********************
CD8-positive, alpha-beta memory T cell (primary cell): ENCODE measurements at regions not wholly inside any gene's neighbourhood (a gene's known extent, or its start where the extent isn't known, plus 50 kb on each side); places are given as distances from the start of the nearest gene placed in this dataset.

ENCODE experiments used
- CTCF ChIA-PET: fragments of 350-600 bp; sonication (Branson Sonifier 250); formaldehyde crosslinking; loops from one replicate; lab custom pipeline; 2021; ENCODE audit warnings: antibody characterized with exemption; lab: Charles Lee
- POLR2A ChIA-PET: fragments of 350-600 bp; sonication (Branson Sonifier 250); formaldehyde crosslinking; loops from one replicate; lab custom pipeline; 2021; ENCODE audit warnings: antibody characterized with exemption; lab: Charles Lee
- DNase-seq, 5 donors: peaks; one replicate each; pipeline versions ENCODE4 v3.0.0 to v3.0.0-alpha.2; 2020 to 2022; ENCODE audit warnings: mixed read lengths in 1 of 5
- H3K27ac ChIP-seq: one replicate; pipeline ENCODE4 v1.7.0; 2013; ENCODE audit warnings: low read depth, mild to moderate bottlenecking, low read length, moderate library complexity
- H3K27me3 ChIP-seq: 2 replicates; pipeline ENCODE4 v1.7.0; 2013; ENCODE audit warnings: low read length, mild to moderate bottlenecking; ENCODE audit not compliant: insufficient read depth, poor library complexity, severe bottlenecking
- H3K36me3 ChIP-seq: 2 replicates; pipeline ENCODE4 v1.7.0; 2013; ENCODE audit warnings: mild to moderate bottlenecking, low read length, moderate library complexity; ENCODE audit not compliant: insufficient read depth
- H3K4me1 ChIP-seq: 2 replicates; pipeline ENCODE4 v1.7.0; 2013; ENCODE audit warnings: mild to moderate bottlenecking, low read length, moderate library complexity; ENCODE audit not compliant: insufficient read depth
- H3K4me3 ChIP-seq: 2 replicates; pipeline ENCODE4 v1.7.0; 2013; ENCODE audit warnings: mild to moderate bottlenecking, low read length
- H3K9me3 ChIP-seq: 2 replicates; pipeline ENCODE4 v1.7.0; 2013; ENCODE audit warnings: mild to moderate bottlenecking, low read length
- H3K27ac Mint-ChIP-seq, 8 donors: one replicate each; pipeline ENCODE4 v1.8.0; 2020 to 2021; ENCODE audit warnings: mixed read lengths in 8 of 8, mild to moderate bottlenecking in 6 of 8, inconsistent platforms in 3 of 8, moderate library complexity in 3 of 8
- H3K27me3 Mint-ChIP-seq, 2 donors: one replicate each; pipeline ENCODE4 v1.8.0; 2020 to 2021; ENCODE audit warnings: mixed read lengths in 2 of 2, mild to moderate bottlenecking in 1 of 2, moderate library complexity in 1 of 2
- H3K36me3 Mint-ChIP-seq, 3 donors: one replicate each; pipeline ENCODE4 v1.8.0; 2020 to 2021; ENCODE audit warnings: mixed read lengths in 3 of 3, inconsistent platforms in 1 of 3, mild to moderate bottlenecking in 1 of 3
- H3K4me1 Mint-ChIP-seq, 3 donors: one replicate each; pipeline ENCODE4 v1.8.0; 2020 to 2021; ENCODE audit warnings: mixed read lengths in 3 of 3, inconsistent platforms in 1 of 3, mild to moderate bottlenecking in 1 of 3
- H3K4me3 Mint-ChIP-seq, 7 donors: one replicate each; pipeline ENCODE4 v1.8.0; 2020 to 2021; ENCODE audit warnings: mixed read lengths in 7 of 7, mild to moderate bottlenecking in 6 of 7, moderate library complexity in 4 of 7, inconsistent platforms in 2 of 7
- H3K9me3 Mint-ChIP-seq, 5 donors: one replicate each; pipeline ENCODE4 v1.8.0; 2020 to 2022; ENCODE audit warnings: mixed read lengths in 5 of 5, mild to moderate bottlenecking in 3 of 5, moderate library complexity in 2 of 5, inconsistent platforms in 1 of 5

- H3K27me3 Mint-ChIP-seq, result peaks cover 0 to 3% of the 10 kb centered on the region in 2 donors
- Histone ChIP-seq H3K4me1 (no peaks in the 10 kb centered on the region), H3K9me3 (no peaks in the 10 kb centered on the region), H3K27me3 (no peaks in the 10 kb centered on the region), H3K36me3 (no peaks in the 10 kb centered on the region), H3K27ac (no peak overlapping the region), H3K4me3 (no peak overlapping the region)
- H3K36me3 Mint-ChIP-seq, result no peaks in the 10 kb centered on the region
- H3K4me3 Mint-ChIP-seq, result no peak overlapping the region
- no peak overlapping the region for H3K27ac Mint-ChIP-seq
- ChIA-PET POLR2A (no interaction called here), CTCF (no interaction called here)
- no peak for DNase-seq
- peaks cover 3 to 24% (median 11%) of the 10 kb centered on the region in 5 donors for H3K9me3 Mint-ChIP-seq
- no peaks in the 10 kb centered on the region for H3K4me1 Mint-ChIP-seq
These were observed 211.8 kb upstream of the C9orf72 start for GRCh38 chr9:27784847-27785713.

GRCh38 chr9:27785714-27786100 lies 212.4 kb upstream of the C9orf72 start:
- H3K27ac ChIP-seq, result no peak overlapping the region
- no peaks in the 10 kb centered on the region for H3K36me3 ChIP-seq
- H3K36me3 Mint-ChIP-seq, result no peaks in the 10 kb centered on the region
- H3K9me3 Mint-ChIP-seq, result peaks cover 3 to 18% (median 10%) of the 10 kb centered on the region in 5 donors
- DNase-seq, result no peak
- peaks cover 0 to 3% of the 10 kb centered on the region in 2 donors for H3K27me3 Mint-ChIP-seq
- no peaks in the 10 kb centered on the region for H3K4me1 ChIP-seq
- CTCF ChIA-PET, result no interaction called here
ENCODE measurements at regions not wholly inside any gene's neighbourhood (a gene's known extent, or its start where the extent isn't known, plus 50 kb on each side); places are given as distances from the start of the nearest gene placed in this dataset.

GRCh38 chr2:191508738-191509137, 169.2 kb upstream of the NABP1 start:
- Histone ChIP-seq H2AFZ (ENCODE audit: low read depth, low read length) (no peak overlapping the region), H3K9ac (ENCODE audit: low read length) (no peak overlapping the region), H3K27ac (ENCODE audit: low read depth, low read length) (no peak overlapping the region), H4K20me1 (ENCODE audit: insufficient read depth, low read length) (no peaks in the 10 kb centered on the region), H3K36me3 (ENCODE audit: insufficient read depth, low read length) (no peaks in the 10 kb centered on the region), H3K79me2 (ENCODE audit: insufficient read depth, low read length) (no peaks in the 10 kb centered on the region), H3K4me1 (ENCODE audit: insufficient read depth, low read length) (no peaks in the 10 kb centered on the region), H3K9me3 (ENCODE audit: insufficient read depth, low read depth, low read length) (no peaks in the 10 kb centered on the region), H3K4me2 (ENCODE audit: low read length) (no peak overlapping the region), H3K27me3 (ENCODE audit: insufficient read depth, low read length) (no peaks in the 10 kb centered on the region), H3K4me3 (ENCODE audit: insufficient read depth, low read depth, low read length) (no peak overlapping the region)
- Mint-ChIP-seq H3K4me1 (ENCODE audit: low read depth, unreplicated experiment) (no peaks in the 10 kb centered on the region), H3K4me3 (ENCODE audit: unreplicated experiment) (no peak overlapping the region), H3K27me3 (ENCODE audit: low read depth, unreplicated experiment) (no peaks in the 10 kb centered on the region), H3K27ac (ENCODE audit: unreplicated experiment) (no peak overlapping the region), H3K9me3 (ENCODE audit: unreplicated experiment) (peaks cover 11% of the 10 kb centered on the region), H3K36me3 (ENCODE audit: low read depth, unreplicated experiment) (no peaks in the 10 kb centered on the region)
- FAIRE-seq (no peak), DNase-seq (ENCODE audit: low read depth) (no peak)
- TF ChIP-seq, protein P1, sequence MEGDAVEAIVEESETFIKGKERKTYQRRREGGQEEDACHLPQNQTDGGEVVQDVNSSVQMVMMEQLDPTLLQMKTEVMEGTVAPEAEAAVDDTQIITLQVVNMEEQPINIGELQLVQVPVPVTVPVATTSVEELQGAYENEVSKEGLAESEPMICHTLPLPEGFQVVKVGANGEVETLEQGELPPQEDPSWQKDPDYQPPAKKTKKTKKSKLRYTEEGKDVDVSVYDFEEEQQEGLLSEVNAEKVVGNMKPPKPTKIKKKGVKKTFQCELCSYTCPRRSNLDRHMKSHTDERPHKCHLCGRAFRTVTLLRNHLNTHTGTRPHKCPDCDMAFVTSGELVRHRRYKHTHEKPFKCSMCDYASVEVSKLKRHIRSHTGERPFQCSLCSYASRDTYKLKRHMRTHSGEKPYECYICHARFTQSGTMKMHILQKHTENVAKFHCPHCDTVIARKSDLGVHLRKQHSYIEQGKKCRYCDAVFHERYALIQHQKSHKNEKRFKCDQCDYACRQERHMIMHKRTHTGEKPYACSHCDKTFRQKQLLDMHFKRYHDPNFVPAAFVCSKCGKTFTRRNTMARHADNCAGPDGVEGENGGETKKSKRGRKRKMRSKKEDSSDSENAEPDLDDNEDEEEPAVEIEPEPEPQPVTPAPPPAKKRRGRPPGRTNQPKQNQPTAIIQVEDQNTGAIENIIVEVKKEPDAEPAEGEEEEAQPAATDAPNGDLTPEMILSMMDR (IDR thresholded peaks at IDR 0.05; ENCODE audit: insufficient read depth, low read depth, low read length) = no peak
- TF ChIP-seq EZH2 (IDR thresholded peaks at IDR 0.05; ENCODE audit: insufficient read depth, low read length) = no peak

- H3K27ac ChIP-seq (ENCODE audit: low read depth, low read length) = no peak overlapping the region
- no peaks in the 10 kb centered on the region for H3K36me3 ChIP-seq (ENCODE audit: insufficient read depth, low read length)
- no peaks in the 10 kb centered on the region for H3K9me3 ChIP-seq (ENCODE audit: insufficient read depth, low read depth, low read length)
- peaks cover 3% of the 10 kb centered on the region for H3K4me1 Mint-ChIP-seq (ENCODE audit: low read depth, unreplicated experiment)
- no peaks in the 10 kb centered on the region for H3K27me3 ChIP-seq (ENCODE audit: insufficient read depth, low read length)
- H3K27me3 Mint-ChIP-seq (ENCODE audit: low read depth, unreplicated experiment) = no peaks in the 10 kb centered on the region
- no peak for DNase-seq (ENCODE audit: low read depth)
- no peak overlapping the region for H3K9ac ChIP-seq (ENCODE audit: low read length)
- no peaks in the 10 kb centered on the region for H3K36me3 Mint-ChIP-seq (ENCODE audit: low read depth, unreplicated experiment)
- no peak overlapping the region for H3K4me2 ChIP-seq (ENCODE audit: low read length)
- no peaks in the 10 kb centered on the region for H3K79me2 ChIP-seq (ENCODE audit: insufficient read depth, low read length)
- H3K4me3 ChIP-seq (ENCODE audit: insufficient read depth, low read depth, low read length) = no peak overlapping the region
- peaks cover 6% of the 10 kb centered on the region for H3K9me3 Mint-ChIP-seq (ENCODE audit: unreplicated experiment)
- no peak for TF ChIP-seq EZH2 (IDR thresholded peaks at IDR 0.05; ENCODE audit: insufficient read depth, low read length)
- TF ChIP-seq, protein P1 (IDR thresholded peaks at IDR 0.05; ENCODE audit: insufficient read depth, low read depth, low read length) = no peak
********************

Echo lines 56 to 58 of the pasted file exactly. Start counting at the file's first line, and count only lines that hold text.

- peaks cover 6% of the 10 kb centered on the region for H3K9me3 Mint-ChIP-seq (ENCODE audit: unreplicated experiment)
- no peak for TF ChIP-seq EZH2 (IDR thresholded peaks at IDR 0.05; ENCODE audit: insufficient read depth, low read length)
- TF ChIP-seq, protein P1 (IDR thresholded peaks at IDR 0.05; ENCODE audit: insufficient read depth, low read depth, low read length) = no peak